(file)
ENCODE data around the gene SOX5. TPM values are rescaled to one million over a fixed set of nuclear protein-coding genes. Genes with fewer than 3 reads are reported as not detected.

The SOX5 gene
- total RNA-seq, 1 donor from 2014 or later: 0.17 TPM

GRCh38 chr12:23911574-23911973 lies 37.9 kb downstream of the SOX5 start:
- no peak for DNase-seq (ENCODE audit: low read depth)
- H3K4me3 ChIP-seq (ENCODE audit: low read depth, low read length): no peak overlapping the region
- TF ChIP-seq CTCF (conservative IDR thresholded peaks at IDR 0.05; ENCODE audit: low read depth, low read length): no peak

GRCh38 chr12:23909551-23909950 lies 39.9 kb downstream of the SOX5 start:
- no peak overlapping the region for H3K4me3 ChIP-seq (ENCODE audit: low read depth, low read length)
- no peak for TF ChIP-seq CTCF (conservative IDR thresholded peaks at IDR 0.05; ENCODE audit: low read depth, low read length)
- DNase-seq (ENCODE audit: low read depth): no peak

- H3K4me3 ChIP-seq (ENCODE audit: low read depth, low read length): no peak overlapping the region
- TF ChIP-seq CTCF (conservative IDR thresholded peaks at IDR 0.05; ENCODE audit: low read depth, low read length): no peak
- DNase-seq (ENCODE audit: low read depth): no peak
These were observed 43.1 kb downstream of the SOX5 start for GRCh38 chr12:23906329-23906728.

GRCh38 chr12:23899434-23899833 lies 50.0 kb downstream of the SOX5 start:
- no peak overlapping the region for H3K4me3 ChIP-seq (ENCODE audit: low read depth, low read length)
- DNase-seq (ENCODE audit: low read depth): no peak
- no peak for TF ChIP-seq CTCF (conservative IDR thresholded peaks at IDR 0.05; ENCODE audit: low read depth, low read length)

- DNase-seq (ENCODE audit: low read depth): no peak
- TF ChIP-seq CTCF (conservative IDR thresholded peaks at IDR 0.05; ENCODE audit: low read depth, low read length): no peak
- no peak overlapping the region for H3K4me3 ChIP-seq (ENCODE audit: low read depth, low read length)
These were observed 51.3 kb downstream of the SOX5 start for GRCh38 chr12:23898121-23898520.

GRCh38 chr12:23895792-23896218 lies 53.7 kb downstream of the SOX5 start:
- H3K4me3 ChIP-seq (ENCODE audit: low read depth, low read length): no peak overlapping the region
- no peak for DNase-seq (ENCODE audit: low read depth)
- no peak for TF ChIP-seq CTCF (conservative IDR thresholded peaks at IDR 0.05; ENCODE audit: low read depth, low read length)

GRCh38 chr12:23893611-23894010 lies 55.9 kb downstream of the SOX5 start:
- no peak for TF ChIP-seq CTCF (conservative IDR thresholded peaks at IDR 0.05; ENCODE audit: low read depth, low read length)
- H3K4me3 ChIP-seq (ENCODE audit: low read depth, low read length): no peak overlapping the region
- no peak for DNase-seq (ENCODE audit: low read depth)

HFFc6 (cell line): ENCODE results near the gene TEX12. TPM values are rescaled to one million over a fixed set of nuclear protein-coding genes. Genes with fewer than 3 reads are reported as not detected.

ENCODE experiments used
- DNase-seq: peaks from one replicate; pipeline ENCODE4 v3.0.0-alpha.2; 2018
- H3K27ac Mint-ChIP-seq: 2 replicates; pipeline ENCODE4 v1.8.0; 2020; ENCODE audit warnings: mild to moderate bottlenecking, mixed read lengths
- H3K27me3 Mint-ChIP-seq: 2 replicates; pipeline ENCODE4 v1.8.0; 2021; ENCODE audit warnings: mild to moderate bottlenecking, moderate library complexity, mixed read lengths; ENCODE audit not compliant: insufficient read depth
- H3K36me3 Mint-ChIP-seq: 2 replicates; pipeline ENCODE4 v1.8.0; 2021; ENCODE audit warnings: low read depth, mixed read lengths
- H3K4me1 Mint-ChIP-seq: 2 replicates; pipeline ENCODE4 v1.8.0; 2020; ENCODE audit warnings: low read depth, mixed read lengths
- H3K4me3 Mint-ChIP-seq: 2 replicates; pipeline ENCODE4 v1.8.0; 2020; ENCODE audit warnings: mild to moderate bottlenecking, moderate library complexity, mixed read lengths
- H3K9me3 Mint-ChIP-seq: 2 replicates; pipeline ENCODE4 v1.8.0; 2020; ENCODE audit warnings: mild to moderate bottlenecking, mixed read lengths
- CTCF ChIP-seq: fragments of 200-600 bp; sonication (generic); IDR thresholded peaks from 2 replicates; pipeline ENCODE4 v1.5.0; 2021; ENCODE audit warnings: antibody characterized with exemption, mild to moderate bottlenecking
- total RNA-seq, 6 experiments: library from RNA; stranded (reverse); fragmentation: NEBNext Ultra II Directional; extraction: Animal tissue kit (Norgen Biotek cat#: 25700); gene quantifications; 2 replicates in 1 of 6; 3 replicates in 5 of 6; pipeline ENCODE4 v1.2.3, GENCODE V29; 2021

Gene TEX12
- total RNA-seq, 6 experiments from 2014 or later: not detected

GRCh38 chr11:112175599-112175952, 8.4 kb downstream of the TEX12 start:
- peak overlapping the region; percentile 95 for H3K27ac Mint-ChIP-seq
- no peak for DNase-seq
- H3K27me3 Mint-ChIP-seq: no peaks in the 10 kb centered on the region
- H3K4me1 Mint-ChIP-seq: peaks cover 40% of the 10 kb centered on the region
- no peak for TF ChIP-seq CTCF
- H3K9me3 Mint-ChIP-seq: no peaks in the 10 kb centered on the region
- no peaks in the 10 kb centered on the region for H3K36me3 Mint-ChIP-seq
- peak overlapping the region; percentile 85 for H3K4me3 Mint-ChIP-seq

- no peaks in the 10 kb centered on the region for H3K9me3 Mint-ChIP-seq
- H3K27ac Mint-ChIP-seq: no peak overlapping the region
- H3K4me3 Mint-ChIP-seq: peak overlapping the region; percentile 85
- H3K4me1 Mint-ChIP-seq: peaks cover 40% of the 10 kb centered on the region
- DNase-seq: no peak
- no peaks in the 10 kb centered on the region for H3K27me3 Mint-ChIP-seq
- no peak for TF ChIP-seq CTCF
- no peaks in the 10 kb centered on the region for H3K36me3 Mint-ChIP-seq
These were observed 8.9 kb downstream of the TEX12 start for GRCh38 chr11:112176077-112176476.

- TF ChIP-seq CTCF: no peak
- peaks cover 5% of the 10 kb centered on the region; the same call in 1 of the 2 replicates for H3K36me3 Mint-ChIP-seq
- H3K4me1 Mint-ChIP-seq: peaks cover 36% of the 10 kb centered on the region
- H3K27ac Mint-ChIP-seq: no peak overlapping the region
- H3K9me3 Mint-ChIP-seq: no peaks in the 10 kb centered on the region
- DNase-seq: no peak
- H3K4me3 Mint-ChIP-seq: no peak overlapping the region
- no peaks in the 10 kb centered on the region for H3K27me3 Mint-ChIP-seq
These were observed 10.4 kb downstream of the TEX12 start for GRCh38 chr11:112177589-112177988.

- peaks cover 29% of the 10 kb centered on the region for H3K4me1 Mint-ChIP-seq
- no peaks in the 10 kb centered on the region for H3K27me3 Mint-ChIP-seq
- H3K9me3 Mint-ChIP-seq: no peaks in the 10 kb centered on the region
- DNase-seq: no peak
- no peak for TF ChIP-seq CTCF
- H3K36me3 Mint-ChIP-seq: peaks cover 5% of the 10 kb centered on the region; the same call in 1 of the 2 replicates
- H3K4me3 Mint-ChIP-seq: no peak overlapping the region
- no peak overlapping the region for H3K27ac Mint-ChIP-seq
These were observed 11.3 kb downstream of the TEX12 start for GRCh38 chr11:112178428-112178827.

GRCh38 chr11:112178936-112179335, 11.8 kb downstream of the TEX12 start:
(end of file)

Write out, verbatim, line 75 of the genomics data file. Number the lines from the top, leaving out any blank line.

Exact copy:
- DNase-seq: no peak